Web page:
By | 2017-11-10T21:40:07+03:00 November 10th, 2017|Categories: prehistoric|Tags: , , , , , |7 Comments


  1. Glen MILLAR 15.02.2018 at 20:54 - Reply

    Beautiful work!! Makes one wish to be there!

    As a taxidermist I am wondering if showing some upper teeth might be a slight additional touch of realism to a great work of art.
    Also looking at pictures of skeleton reconstructions if the shoulder hump is quite pronounced enough?
    Are prints available for purchase?

    • Tom 16.02.2018 at 14:36 - Reply

      Hi Glen! I’m about to make a series of prints, this image included, some time in the near future. And for that purpose I’ll go through the paintings to see if there’s something that should be updated. But, as for the teeth, I’m pretty sure none are visible from this angle. I have checked loads of pictures of red deers in similar poses and compared them with giant deer skulls and it seems like the molars are so far back that they couldn’t be seen. However, I notice now that the oral papillae structure of the buccal mucosa should be enhanced somehow, it looks too smooth as it is now. The hump again could surely be bigger to give the animal more character although not much. A hump is apparent in many red deer skeletons, too, but in a living animal the back looks often quite straight. It’s true, though, that the spinous processes on the shoulders are generally longer in giant deer, perhaps comparable with an elk (moose). So I could probably enlarge it a bit. If it makes you happy 🙂 Information about the prints will come up on my Facebook page at some point. Perhaps I will make a post about it here, too. Thanks for your comment!

  2. Leonard Aguirre 07.03.2018 at 10:00 - Reply


    I totally agree with you, first the Irish Elk has no upper incisor only lower incisor, and you pointed out it does have upper and lower molars, but I agree that they are located too far back from the edge of the lips to be visible. As pointed our I agree that the shoulder hump should be more pronounced and since this deer is related to the Fallow Deer (Dama Dama) it might have a slight bulge on the throat, like its living relative the Fallow Deer. As to the color of the animal nobody can be sure, but there is a book that explores this aspect of the animal and he based his assumptions on the cave drawings left by prehistoric man. If you want the name of the book write me back and I’ll give you the title of the book. It has a whole section on the Irish Elk (Megaloceros Giganteus), you might find it very interesting reading, I did. Thanks Leo

    • Tom 31.03.2018 at 08:52 - Reply

      Thank you, Leonard, for your comment. Good points to take into account. I haven’t thought about the fallow deer bulge, although I do know about their relationship. And any good read on interesting topics like this is, of course, welcome.

  3. Glen MILLAR 18.03.2018 at 16:30 - Reply

    Hi, Tom

    I have looked at pictures of some of ancient cave paintings some appear to be of megaloceros,. These ancient depictions appear to show a hump somewhat similar to that of an elk. Some large animals such as grizzly bears elk etc. have shoulder blades placed high as it increases the swing of the front legs. I do not want to appear critical in any way, your work is terrific, but if my experience interest and observations can be perhaps of a little assistance I would feel of some use.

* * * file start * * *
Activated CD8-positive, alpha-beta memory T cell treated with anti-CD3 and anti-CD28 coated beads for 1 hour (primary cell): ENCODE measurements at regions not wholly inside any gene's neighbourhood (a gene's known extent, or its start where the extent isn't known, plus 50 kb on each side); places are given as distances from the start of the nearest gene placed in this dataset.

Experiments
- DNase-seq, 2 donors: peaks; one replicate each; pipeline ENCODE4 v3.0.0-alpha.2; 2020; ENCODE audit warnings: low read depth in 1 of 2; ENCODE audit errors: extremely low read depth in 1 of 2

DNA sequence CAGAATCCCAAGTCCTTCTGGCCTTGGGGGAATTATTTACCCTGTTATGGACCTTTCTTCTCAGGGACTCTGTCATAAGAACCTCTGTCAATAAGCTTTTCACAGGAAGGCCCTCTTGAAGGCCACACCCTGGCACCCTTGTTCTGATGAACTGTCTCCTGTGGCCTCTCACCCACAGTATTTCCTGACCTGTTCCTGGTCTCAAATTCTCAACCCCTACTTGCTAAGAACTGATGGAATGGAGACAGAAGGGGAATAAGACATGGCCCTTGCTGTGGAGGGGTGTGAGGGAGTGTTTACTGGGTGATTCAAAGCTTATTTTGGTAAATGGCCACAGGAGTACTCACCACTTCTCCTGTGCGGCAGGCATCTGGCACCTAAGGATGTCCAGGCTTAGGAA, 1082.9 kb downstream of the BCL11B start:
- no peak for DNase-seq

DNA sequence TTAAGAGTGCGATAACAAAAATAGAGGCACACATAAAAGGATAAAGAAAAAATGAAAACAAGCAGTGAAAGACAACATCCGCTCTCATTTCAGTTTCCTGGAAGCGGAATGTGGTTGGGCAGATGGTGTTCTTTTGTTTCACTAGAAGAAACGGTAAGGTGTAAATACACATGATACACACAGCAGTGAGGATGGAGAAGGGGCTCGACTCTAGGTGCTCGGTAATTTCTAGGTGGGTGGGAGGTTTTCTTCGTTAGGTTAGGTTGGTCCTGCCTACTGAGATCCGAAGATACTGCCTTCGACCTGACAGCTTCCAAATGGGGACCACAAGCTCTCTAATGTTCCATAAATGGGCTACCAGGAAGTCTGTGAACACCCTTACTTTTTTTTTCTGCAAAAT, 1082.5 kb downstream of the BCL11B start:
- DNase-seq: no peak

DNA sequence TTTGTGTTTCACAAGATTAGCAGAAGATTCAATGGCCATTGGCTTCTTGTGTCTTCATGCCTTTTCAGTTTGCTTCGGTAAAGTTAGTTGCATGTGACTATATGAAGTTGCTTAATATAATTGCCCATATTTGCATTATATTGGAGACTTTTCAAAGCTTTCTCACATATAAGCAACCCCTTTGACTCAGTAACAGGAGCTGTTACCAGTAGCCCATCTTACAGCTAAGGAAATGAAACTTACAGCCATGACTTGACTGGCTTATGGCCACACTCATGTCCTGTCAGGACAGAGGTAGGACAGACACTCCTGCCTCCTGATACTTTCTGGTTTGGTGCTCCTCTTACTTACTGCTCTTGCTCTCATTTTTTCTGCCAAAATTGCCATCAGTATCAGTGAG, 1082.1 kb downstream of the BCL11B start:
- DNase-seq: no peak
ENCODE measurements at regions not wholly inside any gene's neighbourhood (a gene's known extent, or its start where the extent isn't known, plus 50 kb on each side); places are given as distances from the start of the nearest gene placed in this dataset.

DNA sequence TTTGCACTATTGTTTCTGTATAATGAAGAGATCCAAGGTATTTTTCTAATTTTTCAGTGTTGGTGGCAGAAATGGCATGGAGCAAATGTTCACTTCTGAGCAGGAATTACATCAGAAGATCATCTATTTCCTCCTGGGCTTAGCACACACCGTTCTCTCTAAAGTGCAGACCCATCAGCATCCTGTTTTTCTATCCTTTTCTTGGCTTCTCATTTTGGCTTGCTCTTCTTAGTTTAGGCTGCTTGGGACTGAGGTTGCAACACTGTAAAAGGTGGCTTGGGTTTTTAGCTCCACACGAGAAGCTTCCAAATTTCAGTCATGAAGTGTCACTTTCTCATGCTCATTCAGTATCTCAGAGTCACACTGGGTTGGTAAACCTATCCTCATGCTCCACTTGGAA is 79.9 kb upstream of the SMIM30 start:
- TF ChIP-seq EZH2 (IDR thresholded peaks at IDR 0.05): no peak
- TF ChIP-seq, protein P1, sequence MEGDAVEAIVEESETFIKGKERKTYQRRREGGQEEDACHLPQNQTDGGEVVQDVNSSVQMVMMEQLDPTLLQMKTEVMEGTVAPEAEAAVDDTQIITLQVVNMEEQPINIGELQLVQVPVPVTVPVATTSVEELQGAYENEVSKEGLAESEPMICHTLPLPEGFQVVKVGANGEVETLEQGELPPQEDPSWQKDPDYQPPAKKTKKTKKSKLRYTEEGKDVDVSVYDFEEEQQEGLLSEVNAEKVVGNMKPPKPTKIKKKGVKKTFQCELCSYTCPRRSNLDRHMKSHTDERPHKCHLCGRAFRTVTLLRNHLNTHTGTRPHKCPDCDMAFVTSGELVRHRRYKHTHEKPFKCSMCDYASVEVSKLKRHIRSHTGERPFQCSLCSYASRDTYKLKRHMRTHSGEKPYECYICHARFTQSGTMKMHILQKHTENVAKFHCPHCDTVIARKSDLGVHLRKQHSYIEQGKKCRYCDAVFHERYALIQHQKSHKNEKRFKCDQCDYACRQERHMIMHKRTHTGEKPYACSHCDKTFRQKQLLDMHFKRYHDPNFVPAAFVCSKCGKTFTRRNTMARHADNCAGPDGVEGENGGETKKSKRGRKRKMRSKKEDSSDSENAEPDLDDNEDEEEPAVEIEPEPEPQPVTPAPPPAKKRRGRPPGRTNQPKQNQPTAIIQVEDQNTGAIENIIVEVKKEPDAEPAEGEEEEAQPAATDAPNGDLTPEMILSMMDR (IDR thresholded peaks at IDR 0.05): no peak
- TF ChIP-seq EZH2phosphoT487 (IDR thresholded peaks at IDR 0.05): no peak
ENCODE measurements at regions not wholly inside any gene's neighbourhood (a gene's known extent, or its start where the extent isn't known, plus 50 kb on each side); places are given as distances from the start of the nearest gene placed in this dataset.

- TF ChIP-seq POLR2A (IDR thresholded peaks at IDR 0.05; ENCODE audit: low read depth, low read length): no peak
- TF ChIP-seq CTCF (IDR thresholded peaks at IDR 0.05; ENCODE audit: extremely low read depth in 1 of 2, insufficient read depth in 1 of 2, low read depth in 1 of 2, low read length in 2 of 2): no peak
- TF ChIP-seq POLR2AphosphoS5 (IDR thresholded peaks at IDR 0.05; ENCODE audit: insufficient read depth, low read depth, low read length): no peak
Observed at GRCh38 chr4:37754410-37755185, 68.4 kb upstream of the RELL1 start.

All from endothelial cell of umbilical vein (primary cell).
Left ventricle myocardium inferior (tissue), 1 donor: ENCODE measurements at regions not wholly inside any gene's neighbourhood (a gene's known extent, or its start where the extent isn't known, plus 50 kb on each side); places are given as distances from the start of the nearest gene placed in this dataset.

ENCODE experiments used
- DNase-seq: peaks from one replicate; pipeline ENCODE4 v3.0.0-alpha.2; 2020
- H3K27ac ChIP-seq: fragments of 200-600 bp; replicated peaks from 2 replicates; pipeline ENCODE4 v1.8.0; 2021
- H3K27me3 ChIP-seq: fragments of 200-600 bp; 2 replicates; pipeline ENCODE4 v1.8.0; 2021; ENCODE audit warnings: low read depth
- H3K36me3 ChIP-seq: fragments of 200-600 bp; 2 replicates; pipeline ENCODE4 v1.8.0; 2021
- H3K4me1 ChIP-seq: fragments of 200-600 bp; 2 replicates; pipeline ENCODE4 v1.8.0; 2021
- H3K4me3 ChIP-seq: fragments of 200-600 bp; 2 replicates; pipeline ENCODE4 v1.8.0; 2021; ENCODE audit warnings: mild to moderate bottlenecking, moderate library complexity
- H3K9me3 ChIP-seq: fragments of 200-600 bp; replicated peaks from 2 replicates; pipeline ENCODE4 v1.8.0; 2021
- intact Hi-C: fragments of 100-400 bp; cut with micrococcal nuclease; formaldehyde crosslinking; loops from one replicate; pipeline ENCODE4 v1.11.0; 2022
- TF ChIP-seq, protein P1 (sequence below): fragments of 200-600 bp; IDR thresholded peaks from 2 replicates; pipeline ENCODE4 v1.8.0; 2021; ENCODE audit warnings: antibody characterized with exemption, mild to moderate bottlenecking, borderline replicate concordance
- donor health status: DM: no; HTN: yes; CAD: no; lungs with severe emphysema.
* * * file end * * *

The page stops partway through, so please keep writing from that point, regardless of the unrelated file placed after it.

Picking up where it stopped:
I also noticed in the cave paintings the megaloceos appeared to lift their tails in a similar fashion as reindeer do when running, probably showing white or cream color as a signal to others. Open country mammals seem to display this feature more than forest dwellers Our North American prong horn antelope when alarmed or running expand their white rump patch, it can be seen for great distances. When standing your megaloceros would naturally have it’s tail in the position that you have depicted it in.
    I was reading some research on ancient Irish folklore on the ” Irish Elk” it seemed to suggest that they may have been kept as domestic animals, and that they were black in color. The research seemed unclear and questioned if maybe the female sculls were of a large race of red deer or perhaps of moose.
    All very interesting, recon we will have to wait until they clone some of these magnificent animals to find out the fine details !
    Have fun

    • Tom 31.03.2018 at 09:03 - Reply

      Thanks, Glen, for the interesting details. Will certainly be of use to improve the painting, and for possible new ones showing the animal’s behaviour.

  4. Glen MILLAR 02.04.2018 at 08:44 - Reply

    Tom ,thanks for the kind words. Leonard has some interesting thoughts , the throat bulge is possibly suggested in a cave drawing at Chauvet. The other depictions of the cave drawings I found on google don’t seem to show any, but those ancient artists didn’t seem to spend much time getting head detail on their Megaloceros. heads. they were not trophy hunters it would appear!
    As to color, hard to say, southern grass land open country mammals tend to the browns, but we are talking ice age. Our north American wild sheep are (1) Southern crass lands, Big Horn– brown (2) Northern glacial country– Dall– white (3) Gray rock habitat– Stone –About the same as you have very nicely depicted Megaloceros. Also reindeer another northern mammal tends to the grays with lighter heads. Dama Dama is quite variable. Any way their always are albinos and very dark individuals in all species. Also area to area could probably produce considerable variation.
    The cave art seams to show darker on the hump with longer hackle hair similar to what an elk has, and the darker neck collar as you have depicted.
    Wish I had your talent with a paint brush!

Leave A Comment